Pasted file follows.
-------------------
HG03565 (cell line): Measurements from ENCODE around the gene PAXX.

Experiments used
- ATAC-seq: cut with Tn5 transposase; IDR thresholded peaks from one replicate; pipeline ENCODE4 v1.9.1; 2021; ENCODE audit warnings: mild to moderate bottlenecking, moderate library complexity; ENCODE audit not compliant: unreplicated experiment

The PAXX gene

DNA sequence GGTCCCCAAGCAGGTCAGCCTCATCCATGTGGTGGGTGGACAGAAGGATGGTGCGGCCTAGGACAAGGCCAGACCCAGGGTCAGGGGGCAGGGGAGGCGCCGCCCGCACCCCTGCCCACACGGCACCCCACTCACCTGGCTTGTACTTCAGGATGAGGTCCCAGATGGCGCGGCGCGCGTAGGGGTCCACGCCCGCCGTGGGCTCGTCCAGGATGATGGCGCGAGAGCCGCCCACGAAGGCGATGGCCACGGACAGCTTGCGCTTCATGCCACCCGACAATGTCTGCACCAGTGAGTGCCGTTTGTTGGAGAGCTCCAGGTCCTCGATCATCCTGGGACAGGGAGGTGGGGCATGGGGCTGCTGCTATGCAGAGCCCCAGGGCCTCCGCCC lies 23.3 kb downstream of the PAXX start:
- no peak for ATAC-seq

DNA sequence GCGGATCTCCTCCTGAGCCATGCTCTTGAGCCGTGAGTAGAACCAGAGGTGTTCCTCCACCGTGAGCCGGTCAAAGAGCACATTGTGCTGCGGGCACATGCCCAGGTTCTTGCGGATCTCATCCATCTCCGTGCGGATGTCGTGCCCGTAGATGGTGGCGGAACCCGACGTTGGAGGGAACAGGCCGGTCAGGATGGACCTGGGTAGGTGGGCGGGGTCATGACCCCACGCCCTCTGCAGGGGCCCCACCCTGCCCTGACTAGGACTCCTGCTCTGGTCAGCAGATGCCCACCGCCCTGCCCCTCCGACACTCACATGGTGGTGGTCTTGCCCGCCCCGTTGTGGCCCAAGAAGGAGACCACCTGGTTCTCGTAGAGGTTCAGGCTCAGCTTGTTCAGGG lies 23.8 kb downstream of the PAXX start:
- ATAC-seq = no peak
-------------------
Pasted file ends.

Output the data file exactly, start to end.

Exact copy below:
HG03565 (cell line): Measurements from ENCODE around the gene PAXX.

Experiments used
- ATAC-seq: cut with Tn5 transposase; IDR thresholded peaks from one replicate; pipeline ENCODE4 v1.9.1; 2021; ENCODE audit warnings: mild to moderate bottlenecking, moderate library complexity; ENCODE audit not compliant: unreplicated experiment

The PAXX gene

DNA sequence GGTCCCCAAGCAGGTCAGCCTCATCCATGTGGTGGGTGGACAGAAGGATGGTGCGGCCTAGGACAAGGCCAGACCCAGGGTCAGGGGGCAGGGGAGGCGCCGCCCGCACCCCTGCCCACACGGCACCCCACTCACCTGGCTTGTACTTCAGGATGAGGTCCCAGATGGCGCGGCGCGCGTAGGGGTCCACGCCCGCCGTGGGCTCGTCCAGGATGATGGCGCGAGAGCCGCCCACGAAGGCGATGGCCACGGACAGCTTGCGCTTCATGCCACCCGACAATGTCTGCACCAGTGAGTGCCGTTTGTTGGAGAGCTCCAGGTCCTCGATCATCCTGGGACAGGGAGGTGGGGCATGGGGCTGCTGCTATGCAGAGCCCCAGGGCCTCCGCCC lies 23.3 kb downstream of the PAXX start:
- no peak for ATAC-seq

DNA sequence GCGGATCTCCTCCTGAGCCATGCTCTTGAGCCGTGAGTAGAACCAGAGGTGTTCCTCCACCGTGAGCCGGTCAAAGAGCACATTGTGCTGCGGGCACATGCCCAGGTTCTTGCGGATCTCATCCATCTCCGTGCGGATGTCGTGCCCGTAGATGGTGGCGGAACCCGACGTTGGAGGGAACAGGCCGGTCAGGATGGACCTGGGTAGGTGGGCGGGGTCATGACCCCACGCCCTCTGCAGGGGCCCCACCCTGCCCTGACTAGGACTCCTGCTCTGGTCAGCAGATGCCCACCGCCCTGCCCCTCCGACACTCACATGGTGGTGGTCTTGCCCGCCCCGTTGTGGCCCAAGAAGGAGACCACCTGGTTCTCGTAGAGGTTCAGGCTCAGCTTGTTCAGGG lies 23.8 kb downstream of the PAXX start:
- ATAC-seq = no peak